His old passion for geology was renewed and on many excursions into the mountains of Lombardy and Sicily he started to collect fossils, rocks and minerals. A friend from Monza gave him a large collection of minerals from various parts of the world. He became interested in petrology and purchased a polarising microscope. Memories of using the microscope. This led him to join the Postal Microscopic Society, an association of enthusiasts mainly British who exchanged microscopic slides and gave each other technical information and advice. John experimented with slicing rocks and various images and colours became material for paintings and drawings.
In 1997 he visited friends in Scotland who took him to see an old lead mine with a museum at Wanlockhead in Lanarkshire. The surrounding landscape was littered with interesting minerals and riverbeds suggesting further paintings.
He combined geology with childhood memories. Playing in the fields near home when he was a boy he had seen mining surveyors drilling. They placed the contents of the drilling tubes into boxes showing the various strata below the ground. On a visit to the Wigan Technical College he had seen an exhibition of models of coalmines. The various stratifications fascinated him. Now, over forty years later, these structures returned leading to many Strata of Memory. These strata were sometimes associated with the terraces of the Sicilian and Spanish landscape, sometimes with Hindu and Buddhist temples.
There are other structures derived from past memories; the staircase at the Shevington house, his father’s workbench, his grandfather’s garden with a half-moon lawn.
In 1998 he went to New York for the first time. It was an exciting experience. He spend whole days walking round museums and galleries. John was particularly impressed by the dioramas of the Natural History Museum. The ambiguity created between two and three dimensions fascinated him. He went up to the library to research into their origins. The best examples were built in the late 1920s and were the result of work by a team of painters, sculptors, naturalists, taxidermists and photographers. In this period Picking produced many painted reliefs.
In 2000 he had a further opportunity to return to New York. A dealer in Cuneo offered to sponsor a longer stay. It gave him the opportunity to set up studio in Manhattan for two months. He began to paint a series of labyrinths and towers, partly inspired by the city, partly by mythology. The towers became the Tower of Babel, symbol of the lack of communication between men, the labyrinths evoke the sad prison of the mythical Daedalus.
On his return to Italy, John has continued to divide his time between Sicily and Brescia. Ecology and the future of our planet becomes a dominant theme. The folly of man extends the global village till it covers the whole planet with walls. It falls into ruins and becomes the labyrinth of Pompei. Our cultural heritage is in danger, but there are oases in this desert. In 2002 Picking wins the first prize in an exhibition dedicated to Ecology in the province of Bergamo. The winning work is an oases containing cultural remains and green plants. It is surrounded by a desert containing broken segments of walls.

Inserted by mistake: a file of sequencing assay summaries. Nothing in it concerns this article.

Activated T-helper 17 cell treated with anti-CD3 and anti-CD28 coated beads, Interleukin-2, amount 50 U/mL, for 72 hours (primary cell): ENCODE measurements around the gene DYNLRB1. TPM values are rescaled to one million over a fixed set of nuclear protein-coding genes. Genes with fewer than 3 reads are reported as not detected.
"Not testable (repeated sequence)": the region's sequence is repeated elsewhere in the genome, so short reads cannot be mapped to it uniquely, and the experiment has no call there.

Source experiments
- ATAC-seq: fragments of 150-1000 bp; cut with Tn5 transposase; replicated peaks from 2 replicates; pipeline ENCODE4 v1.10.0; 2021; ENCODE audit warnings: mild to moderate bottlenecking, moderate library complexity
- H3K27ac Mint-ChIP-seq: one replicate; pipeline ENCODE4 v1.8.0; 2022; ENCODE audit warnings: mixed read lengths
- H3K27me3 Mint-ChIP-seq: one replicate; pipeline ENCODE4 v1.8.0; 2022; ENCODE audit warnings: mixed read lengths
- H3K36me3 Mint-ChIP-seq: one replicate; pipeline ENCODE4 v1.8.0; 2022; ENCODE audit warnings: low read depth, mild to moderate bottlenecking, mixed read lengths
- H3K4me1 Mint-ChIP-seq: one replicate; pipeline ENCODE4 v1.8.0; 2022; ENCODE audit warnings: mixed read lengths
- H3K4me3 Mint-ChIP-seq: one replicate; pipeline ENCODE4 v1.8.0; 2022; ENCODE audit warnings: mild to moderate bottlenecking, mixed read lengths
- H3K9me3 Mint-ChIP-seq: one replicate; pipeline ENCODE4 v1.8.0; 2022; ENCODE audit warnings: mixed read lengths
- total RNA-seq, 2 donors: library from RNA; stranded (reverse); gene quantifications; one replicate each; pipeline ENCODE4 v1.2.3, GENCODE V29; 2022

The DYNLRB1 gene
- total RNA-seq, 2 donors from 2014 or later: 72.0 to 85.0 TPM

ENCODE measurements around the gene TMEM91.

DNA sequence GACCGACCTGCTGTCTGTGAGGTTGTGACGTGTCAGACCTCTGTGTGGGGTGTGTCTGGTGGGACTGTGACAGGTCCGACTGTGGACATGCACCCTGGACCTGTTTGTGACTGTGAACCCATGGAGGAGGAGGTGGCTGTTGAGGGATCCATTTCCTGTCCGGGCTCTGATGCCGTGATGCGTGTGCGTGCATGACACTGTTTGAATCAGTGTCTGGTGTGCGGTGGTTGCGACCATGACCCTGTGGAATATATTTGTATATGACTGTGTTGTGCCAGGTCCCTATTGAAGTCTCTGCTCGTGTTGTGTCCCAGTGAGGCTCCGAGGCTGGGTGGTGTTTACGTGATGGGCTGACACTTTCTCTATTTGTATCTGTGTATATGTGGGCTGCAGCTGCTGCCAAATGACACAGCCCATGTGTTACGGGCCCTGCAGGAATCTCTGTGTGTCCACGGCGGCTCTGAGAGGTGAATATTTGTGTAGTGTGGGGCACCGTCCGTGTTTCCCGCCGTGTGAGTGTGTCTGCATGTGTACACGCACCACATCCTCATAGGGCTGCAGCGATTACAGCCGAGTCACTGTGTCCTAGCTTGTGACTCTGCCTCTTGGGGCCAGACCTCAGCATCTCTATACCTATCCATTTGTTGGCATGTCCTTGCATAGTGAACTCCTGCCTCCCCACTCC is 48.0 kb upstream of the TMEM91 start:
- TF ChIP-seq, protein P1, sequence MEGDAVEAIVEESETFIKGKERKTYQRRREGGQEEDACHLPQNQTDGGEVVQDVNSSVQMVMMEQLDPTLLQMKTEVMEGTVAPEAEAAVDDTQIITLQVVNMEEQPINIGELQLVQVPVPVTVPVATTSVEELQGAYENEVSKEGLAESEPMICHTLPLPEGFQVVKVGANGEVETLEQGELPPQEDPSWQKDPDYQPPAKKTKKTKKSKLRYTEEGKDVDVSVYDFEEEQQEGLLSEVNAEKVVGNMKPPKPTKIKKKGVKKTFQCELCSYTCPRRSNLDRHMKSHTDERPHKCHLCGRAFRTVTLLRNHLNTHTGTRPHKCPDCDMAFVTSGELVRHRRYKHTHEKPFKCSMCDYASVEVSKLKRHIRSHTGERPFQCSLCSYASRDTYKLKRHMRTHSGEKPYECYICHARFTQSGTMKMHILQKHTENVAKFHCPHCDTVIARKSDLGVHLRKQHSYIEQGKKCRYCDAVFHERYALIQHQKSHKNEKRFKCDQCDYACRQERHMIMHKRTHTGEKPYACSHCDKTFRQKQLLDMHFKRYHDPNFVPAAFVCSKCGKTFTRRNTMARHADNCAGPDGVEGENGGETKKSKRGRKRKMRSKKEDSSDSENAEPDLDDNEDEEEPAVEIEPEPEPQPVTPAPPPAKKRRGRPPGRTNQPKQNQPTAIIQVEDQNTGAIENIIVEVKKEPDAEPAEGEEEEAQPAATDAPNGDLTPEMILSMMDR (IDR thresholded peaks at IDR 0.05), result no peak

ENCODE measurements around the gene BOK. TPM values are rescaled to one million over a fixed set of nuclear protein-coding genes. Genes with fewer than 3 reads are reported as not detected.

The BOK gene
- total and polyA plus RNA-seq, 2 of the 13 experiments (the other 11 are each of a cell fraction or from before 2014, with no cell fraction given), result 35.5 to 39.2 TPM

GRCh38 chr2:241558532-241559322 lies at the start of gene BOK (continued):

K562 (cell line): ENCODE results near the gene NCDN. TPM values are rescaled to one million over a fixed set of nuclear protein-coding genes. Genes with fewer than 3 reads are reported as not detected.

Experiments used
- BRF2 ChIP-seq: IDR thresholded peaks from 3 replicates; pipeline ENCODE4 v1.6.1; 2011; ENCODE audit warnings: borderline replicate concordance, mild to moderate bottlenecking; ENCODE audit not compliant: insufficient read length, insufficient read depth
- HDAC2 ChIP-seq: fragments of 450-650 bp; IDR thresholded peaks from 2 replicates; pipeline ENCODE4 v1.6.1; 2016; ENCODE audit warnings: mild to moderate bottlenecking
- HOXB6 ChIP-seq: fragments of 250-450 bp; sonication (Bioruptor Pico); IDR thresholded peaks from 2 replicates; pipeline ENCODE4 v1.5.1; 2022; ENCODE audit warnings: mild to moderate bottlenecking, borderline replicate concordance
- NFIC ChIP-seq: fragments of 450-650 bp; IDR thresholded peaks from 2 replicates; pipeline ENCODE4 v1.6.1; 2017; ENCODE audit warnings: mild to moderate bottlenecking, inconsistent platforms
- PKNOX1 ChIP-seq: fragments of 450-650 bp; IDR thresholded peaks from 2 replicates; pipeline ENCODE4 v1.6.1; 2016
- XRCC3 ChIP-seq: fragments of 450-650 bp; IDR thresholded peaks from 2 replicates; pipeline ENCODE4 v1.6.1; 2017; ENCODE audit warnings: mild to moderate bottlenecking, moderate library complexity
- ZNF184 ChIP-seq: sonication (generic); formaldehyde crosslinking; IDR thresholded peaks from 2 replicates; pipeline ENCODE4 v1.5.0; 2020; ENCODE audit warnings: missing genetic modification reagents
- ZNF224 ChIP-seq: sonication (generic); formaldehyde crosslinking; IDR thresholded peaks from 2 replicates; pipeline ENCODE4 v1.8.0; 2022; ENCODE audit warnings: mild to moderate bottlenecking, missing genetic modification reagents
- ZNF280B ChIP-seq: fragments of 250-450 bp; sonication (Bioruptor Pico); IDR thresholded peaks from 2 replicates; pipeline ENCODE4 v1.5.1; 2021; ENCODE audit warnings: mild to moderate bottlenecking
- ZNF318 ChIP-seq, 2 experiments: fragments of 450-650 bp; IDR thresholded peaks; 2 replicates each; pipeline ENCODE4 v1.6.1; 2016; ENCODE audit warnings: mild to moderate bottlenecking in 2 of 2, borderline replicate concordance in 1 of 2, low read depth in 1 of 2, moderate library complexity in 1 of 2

These are not pessimistic works, however. Man’s errors return to dust but Nature recovers her strength. Like the experience John had descending from the summit of Etna where he saw how the bare lava gradually became covered with vegetation, there are paintings where plants and flowers return. The nymphs of antiquity return. Caverns with springs and pools form their habitat and a new Arcady is born.
Since 1992 John lives with his family at Colombaro, a small township in the Comune of Corte Franca. He has set up a spacious studio in Via Sant’Afra. This move offered opportunities for new friendships and marks the beginning of a series of involvements with local cultural organisations.
In recent years he has diversified his activities, publishing scholastic texts, short stories and organising courses in painting and art as therapy for handicapped children and adult psychiatric patients. In 2002 he illustrated a collection of poems by the Sardinian poet Antonio Tronci entitled I Segni della Memoria. Short stories in English published by Trevisini of Milan include Globe Worlds, looking for Mandy and City Teenagers, texts prepared for use in Italian schools.
Since 2000 he has offered courses in Drawing, Painting and Artistic Expression at the studio in Via Sant’Afra with the patronage of the Comune of Corte Franca. The local council have shown appreciation for Picking’s contribution to the life of the community. Exhibitions of works by his pupils have stimulated many to try their hand at some artistic activity.
For his merit as artist and teacher he has represented the town of Corte Franca on the committee of the Arsenale Museum, Iseo since 2002.
On the occasion of the fiftieth anniversary of his artistic activity John has donated fifteen oils and a hundred works on paper to form the nucleus of a future municipal art gallery. The town council wish to create this museum collection in which Picking would be proud to be included.